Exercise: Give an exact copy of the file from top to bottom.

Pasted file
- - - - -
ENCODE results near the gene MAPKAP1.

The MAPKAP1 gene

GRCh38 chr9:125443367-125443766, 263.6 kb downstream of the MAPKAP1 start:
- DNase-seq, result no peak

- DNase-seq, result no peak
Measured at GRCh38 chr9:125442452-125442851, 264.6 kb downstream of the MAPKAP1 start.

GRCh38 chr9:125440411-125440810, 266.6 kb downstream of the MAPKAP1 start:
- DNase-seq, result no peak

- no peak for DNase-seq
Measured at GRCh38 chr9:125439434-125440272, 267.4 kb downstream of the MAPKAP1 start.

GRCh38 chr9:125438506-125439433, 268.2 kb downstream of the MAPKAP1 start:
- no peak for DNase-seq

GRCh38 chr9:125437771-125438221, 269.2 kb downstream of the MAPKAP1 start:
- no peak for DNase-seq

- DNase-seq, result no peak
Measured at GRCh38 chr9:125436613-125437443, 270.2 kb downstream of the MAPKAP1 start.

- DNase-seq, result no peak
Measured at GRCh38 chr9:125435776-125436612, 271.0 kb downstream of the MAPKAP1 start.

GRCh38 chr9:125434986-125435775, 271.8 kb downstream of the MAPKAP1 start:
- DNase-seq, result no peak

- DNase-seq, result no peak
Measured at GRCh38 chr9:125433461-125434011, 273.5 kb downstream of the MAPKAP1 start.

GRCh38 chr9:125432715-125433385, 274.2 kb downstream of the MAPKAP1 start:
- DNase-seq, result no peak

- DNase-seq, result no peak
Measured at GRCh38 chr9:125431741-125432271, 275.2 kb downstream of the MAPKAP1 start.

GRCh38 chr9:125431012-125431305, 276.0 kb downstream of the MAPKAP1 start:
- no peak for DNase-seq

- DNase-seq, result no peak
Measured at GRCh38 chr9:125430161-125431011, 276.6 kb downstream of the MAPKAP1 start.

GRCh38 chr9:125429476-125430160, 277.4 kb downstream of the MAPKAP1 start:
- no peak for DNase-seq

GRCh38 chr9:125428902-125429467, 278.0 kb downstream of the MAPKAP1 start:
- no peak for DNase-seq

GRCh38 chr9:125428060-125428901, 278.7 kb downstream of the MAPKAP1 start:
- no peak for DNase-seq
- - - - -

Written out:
ENCODE results near the gene MAPKAP1.

The MAPKAP1 gene

GRCh38 chr9:125443367-125443766, 263.6 kb downstream of the MAPKAP1 start:
- DNase-seq, result no peak

- DNase-seq, result no peak
Measured at GRCh38 chr9:125442452-125442851, 264.6 kb downstream of the MAPKAP1 start.

GRCh38 chr9:125440411-125440810, 266.6 kb downstream of the MAPKAP1 start:
- DNase-seq, result no peak

- no peak for DNase-seq
Measured at GRCh38 chr9:125439434-125440272, 267.4 kb downstream of the MAPKAP1 start.

GRCh38 chr9:125438506-125439433, 268.2 kb downstream of the MAPKAP1 start:
- no peak for DNase-seq

GRCh38 chr9:125437771-125438221, 269.2 kb downstream of the MAPKAP1 start:
- no peak for DNase-seq

- DNase-seq, result no peak
Measured at GRCh38 chr9:125436613-125437443, 270.2 kb downstream of the MAPKAP1 start.

- DNase-seq, result no peak
Measured at GRCh38 chr9:125435776-125436612, 271.0 kb downstream of the MAPKAP1 start.

GRCh38 chr9:125434986-125435775, 271.8 kb downstream of the MAPKAP1 start:
- DNase-seq, result no peak

- DNase-seq, result no peak
Measured at GRCh38 chr9:125433461-125434011, 273.5 kb downstream of the MAPKAP1 start.

GRCh38 chr9:125432715-125433385, 274.2 kb downstream of the MAPKAP1 start:
- DNase-seq, result no peak

- DNase-seq, result no peak
Measured at GRCh38 chr9:125431741-125432271, 275.2 kb downstream of the MAPKAP1 start.

GRCh38 chr9:125431012-125431305, 276.0 kb downstream of the MAPKAP1 start:
- no peak for DNase-seq

- DNase-seq, result no peak
Measured at GRCh38 chr9:125430161-125431011, 276.6 kb downstream of the MAPKAP1 start.

GRCh38 chr9:125429476-125430160, 277.4 kb downstream of the MAPKAP1 start:
- no peak for DNase-seq

GRCh38 chr9:125428902-125429467, 278.0 kb downstream of the MAPKAP1 start:
- no peak for DNase-seq

GRCh38 chr9:125428060-125428901, 278.7 kb downstream of the MAPKAP1 start:
- no peak for DNase-seq